College Connections: Katherine Cadzow at the University of Virginia


What does comedian and actress Tina Fey have in common with poet and author Edgar Allan Poe? Both Fey and Poe attended the University of Virginia (UVA). Located on 1,682 acres in suburban Charlottesville, the campus is often referred to as the “grounds” and has been ranked as one of America’s most beautiful college campuses. UVA is the only American university to be designated as a World Heritage Site by UNESCO. UVA students can easily access hiking trails in the Blue Ridge Mountains, enjoy historic downtown Charlottesville, or visit Thomas Jefferson’s Monticello. 

After Thomas Jefferson completed two terms as the third President of the United States, he founded the University of Virginia in 1819 because he believed a democracy could survive only if its citizens were educated. Jefferson served on the board of UVA along with James Madison and James Monroe. Based on Jefferson’s belief that one never stops learning, UVA students are referred to as first, second, third and fourth years. 17,011 undergraduates attend this public research university, including Katherine Cadzow (’19), who returns to UVA this fall as a third year. Katherine kindly reflects on her college experience at UVA and shares helpful advice for the college application process. 

What is your favorite Casady memory?

Katherine: My favorite memory from Casady was playing in the “Pops” orchestra concert during my freshman year. Professional musicians came to play with us, and it was fun to show our friends and family members how much our musicianship had improved over the course of that year. After getting to know the seniors who belonged to the orchestra in 2015-2016, it was especially inspiring to see how excited they became as they prepared to play their last concert, and their passion in turn made me equally enthusiastic about what was to come over my next three years.

What is your major/minor and what do you want to do after completing your education?

Katherine: I am pursuing a double major in Math and Computer Science. At this point, I am unsure of what I will be doing after my graduation, but I can see myself attending a graduate program in which I can study the intersection of these two fields.

What extracurricular clubs and activities are you involved in? Which one of these has had the biggest impact on you?

Katherine: Outside of my classes, I am primarily involved in several programs sponsored by the Music department. I take private lessons with the violin professor, play in several chamber groups, and participate in the Charlottesville Symphony. My involvement in the department is especially meaningful to me because it allows me to continue playing violin at a serious level without pursuing a Music major.

What does your average school-week and weekend look like? 

Katherine: Last year, Covid had a large impact on my weekly schedule, so I spent most weekdays either attending classes on Zoom or working on my assignments. Charlottesville is in a very pretty part of Virginia, so for breaks on the weekends, I took walks through some of the parks or went hiking on nearby trails. Prior to the start of Covid, I spent my weekdays on our campus attending class, studying in libraries, and participating in rehearsals. On the weekends, I would often go to concerts put on by the Music department, exercise at the gym near my dorm, or explore some of the cool shops and restaurants in Charlottesville with my friends.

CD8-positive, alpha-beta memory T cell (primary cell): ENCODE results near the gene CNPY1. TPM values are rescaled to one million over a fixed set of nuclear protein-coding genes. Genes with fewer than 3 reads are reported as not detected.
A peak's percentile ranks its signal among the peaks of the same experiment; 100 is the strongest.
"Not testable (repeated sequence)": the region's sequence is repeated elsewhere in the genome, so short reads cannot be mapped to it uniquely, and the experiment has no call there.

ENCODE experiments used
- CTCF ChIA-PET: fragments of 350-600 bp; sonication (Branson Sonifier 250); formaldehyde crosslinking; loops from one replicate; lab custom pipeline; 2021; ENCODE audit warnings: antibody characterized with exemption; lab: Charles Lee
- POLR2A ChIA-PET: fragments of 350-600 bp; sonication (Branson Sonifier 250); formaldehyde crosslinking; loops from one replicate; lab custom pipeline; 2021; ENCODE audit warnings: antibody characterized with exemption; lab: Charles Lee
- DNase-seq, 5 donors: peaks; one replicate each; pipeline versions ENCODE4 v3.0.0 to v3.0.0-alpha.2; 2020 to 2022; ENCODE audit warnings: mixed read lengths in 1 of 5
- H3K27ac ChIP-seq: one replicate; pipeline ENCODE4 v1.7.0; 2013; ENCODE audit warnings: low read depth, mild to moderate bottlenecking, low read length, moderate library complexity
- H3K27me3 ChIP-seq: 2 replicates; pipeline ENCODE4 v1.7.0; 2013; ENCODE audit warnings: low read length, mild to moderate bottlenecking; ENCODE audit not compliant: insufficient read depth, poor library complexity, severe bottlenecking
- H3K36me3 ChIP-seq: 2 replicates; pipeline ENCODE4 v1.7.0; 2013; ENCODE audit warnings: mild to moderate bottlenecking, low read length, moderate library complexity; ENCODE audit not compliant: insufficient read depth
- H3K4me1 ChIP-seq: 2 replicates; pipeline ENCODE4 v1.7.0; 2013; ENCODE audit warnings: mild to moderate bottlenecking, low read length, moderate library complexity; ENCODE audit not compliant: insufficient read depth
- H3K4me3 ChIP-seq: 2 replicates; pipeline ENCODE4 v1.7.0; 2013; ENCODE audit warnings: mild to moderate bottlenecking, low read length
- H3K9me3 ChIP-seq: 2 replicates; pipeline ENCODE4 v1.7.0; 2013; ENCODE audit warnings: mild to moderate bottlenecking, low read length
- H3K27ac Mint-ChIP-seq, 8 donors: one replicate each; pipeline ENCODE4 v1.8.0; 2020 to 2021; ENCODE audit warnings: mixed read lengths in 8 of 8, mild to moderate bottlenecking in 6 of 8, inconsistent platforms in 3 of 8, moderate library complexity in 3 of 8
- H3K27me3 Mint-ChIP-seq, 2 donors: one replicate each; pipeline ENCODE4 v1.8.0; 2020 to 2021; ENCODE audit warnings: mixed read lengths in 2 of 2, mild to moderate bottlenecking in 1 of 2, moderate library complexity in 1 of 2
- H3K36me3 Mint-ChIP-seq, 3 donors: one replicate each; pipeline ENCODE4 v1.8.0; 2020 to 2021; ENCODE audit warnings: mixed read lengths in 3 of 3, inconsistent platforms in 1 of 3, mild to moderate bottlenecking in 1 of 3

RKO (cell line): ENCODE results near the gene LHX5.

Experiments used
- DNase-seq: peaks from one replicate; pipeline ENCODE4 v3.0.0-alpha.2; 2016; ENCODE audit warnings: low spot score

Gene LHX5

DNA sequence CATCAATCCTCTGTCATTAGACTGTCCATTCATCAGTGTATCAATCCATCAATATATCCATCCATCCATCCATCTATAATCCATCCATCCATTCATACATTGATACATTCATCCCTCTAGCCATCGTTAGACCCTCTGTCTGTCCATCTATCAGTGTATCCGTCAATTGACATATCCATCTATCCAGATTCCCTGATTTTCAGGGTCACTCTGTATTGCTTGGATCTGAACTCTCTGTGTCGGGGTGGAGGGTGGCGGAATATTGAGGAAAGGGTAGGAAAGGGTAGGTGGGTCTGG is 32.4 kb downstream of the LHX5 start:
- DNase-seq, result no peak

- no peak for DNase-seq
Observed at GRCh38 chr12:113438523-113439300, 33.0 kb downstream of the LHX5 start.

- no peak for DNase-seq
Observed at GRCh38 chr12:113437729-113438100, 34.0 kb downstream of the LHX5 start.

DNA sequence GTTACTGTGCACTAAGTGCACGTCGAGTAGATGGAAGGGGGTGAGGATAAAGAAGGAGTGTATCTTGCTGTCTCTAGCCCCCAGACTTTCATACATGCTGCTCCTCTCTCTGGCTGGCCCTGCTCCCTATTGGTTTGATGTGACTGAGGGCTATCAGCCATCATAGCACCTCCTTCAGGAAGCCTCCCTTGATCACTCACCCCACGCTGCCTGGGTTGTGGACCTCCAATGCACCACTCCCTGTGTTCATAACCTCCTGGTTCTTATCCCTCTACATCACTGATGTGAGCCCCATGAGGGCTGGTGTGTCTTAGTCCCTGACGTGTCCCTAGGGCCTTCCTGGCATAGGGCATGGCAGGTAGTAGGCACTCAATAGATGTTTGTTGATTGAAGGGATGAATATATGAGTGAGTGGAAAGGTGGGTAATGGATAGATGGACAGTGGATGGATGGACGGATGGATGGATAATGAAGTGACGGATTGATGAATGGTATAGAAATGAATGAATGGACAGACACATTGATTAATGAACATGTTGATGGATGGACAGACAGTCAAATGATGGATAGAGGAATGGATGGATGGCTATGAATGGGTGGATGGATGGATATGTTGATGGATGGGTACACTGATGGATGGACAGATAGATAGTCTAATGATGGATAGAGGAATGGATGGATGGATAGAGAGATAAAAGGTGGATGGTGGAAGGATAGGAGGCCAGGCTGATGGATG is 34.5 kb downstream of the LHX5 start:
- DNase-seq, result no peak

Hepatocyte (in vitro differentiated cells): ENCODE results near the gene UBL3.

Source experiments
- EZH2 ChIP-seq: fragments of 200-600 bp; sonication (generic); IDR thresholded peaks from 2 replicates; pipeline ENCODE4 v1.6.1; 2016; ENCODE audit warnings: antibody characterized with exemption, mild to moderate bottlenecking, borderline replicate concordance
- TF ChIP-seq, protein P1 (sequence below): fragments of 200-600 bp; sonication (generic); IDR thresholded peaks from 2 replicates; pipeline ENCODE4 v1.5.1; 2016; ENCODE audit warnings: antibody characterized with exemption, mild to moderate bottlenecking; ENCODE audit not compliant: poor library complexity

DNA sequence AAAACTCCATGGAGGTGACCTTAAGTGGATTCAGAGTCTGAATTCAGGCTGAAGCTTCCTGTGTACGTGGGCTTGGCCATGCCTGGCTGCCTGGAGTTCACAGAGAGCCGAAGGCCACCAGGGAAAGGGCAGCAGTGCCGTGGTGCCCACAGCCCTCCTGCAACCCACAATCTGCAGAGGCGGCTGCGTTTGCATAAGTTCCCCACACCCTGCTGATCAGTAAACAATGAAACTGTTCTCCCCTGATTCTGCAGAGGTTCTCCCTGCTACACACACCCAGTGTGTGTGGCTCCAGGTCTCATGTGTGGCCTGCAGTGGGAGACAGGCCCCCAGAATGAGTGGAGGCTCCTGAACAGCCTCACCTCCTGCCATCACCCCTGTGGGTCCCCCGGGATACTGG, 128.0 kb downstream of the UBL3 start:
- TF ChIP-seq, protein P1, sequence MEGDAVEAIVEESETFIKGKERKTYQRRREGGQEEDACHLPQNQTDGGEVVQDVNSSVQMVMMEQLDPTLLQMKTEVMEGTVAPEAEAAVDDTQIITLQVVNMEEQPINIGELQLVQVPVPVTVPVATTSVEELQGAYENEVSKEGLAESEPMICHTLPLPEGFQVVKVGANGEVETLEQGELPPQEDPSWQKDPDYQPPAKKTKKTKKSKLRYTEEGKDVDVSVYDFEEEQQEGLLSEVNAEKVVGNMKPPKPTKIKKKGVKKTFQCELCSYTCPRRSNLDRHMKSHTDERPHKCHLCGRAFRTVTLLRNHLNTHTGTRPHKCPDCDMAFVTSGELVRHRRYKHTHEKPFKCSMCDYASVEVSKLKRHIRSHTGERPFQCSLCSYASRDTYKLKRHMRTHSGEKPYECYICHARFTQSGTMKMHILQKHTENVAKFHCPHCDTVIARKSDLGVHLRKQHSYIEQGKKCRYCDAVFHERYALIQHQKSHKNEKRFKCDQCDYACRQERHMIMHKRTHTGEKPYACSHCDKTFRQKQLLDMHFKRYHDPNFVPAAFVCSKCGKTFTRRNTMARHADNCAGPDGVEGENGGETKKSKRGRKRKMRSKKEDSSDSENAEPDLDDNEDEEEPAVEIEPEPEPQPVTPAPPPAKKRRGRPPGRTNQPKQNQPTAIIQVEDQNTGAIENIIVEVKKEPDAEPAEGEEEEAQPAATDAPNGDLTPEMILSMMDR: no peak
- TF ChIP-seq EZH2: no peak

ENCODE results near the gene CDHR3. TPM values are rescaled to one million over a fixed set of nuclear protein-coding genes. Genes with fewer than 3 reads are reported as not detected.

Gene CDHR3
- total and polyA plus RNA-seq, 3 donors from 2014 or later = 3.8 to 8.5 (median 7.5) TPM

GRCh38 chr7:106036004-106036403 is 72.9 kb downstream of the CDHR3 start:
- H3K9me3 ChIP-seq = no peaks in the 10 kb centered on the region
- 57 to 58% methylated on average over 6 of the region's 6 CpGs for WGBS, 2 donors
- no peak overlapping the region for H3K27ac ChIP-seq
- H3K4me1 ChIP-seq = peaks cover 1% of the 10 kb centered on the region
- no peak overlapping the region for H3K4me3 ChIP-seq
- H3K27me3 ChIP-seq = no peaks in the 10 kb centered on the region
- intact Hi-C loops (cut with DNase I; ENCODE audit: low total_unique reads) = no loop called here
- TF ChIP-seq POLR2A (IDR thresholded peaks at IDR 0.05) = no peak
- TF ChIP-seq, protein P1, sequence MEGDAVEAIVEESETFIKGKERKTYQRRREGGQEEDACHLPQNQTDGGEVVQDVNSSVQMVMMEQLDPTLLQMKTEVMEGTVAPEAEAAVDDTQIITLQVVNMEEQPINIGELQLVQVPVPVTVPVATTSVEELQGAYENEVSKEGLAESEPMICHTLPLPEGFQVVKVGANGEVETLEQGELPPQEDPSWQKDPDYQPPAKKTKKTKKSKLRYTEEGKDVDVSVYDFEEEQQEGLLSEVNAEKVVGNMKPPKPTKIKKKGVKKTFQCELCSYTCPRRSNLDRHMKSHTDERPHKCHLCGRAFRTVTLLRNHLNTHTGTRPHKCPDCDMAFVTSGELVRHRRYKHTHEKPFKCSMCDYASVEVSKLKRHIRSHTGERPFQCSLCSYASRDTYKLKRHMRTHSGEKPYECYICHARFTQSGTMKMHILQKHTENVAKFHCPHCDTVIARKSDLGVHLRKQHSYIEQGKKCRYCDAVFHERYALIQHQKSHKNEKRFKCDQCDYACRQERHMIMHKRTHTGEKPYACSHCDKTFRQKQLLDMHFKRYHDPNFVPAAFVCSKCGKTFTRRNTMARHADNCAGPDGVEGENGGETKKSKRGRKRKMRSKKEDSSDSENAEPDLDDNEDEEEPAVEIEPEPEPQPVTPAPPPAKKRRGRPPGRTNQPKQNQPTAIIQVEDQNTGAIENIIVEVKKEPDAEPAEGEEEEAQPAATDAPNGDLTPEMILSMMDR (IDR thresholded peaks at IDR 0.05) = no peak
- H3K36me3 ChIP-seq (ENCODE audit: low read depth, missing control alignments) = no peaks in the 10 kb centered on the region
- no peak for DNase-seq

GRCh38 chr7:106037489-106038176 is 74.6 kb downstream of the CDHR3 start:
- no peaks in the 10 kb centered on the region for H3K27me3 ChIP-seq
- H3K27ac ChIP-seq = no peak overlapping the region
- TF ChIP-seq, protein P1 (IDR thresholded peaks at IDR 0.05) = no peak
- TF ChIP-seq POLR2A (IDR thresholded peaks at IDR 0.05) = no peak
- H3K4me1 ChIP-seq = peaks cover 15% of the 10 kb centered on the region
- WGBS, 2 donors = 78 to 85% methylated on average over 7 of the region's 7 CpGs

Describe UVA’s personality and what you enjoy most about your college.

Katherine: Based on my experiences, I believe that UVA is filled with hard-working, engaged, and passionate students who care not only about their own personal goals, but also about making a positive impact on their community. The students at UVA spend a lot of time on their studies, but their desire for intellectual growth does not prevent them from placing a high value on comradery and fellowship. I have seen here that it is possible to work very hard on a daily basis while also gaining lifelong, supportive friends.

What are some fun traditions at UVA?

Katherine: UVA is a historic school with lots of enjoyable traditions. My personal favorite is “Trick-or-Treating on the Lawn,” which happens every Halloween. Hundreds of community members and children come to walk around the “Lawn,” or the historic center of our campus, and pick up treats from the lines of booths set up by clubs. The fall in Virginia is absolutely gorgeous, so it is always fun to see kids running around in costumes and jumping into enormous piles of multi-colored leaves. Another tradition we have is called “Lighting of the Lawn,” which occurs just before the holidays and serves as a celebration of unity and community. This event features the performances of many a cappella groups and a spectacular light show on UVA’s most significant building, the Rotunda. It is an exciting way to celebrate the end of the semester before beginning final exams.

Were you able to live on-campus and attend classes last school year during the pandemic, and what modifications will UVA make in regards to the pandemic for this year?

Katherine: Last year, I lived in an apartment off-campus with four of my friends that I met during my first year. Most of my courses were virtual, but I was able to attend class in-person for my course on nineteenth-century music history, my private violin lessons, and my chamber ensemble rehearsals. This year, all of my courses will be in person, but all students are required to be vaccinated and wear masks until further notice.